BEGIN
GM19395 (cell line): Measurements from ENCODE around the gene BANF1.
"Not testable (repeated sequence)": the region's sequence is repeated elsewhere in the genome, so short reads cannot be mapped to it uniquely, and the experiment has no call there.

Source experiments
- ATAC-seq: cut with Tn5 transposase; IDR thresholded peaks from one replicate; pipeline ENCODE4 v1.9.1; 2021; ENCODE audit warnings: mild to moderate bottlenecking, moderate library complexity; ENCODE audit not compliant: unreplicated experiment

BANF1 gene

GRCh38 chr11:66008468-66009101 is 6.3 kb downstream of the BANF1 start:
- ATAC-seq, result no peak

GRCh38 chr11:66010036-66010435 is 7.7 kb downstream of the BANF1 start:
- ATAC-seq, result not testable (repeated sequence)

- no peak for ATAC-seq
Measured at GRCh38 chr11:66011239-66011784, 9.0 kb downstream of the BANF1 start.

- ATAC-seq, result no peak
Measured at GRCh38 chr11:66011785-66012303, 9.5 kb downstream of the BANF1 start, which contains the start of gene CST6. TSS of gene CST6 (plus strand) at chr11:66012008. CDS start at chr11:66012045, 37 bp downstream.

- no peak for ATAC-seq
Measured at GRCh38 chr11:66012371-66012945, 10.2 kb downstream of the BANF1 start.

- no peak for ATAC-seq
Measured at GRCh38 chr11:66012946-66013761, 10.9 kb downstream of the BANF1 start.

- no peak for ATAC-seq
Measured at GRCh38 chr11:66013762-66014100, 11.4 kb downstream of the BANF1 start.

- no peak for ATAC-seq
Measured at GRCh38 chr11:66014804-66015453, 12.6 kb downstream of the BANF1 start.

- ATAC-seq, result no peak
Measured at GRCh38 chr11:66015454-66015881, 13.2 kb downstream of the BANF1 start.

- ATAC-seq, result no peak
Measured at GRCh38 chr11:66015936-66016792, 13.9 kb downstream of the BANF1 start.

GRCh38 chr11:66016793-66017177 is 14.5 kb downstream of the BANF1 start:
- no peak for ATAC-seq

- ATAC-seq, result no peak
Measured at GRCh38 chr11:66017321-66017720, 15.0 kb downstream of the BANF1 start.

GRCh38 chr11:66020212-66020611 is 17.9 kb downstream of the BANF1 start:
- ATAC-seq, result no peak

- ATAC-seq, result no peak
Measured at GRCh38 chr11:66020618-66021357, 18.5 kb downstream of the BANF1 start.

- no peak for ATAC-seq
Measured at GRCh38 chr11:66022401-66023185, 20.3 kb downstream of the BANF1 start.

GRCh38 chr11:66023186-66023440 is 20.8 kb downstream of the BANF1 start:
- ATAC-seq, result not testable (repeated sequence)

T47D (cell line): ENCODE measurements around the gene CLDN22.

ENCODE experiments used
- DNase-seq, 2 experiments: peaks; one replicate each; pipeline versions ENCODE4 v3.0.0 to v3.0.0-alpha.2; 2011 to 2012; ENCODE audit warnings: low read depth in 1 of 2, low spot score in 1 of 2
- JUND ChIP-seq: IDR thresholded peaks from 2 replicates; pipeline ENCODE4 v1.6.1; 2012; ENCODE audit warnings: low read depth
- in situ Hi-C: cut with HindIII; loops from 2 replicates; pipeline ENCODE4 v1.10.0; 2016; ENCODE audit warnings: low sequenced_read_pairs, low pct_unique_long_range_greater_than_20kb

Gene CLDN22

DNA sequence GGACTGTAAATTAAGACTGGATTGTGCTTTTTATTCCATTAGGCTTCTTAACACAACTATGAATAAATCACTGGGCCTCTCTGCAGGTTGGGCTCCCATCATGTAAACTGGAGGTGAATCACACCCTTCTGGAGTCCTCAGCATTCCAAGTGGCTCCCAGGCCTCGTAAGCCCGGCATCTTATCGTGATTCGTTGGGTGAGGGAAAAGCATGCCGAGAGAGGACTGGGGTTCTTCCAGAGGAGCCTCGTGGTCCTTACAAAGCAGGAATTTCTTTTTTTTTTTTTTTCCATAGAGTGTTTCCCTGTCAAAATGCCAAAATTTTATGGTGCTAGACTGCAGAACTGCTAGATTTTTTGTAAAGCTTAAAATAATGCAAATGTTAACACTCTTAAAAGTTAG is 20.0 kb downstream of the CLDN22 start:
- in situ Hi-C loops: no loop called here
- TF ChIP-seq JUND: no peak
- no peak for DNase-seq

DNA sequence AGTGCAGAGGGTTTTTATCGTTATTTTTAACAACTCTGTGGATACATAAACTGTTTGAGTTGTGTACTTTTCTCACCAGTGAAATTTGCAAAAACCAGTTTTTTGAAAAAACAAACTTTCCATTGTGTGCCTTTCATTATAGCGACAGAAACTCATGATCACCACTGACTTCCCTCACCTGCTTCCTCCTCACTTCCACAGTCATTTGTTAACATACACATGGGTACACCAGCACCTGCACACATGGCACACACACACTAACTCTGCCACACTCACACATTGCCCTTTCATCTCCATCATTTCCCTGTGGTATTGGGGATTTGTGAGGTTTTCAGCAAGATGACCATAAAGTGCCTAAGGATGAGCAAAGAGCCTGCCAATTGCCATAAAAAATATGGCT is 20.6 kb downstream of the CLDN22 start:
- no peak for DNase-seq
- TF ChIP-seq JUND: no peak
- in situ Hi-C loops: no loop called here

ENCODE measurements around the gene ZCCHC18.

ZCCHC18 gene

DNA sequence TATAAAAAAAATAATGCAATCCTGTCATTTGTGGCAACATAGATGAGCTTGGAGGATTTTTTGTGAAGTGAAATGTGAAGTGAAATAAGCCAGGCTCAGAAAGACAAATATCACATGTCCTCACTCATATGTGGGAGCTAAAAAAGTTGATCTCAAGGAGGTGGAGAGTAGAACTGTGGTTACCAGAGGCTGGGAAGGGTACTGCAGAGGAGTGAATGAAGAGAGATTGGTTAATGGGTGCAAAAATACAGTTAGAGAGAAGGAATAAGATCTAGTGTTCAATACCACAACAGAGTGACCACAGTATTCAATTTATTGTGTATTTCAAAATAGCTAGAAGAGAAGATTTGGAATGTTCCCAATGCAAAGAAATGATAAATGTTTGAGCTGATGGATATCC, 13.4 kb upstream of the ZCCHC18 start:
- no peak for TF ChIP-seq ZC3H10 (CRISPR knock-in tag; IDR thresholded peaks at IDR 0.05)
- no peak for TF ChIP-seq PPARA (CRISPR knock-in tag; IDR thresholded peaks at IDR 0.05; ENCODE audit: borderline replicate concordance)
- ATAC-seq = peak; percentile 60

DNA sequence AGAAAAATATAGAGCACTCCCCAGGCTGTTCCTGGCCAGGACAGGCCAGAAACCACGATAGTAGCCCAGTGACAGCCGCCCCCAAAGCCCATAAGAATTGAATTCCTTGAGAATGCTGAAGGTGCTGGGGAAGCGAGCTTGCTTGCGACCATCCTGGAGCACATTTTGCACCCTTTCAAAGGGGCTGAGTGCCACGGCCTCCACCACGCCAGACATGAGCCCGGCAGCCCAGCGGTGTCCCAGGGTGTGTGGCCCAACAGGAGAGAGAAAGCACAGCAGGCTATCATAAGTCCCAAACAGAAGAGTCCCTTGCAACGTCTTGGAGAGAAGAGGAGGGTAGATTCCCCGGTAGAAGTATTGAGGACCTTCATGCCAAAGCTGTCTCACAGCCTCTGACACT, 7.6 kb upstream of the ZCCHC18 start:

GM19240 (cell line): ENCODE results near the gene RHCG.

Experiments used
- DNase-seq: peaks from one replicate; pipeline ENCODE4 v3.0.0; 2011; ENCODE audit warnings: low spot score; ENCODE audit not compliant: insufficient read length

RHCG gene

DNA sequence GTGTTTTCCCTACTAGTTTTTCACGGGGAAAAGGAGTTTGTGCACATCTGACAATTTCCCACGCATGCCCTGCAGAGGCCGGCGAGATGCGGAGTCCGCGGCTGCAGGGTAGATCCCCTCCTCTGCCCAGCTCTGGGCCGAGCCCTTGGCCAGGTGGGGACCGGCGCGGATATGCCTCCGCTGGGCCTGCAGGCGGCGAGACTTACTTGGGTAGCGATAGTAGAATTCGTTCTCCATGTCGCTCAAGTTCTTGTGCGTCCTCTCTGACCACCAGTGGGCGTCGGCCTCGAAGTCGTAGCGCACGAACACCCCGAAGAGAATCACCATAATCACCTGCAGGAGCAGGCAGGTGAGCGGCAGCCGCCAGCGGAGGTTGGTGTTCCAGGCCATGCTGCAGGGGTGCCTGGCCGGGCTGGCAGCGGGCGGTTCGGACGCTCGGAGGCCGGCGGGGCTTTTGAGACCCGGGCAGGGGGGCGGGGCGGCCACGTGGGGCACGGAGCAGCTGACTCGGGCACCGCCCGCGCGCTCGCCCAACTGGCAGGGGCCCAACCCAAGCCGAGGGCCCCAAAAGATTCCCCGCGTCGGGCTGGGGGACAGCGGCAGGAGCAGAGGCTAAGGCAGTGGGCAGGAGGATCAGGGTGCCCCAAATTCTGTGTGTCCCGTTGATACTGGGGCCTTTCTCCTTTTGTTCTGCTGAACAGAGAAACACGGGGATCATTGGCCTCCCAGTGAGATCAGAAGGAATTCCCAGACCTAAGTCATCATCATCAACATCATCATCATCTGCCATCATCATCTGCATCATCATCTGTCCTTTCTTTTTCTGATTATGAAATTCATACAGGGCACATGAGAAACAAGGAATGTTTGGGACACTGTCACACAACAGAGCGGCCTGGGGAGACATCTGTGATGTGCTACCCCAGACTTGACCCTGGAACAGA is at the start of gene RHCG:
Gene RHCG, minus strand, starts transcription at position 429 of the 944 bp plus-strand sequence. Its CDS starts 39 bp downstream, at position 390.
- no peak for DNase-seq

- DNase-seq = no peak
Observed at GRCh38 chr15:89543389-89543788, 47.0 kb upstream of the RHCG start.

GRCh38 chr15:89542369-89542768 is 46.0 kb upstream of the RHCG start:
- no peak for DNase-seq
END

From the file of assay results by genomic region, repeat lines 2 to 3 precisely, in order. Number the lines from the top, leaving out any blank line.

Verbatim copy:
"Not testable (repeated sequence)": the region's sequence is repeated elsewhere in the genome, so short reads cannot be mapped to it uniquely, and the experiment has no call there.

Source experiments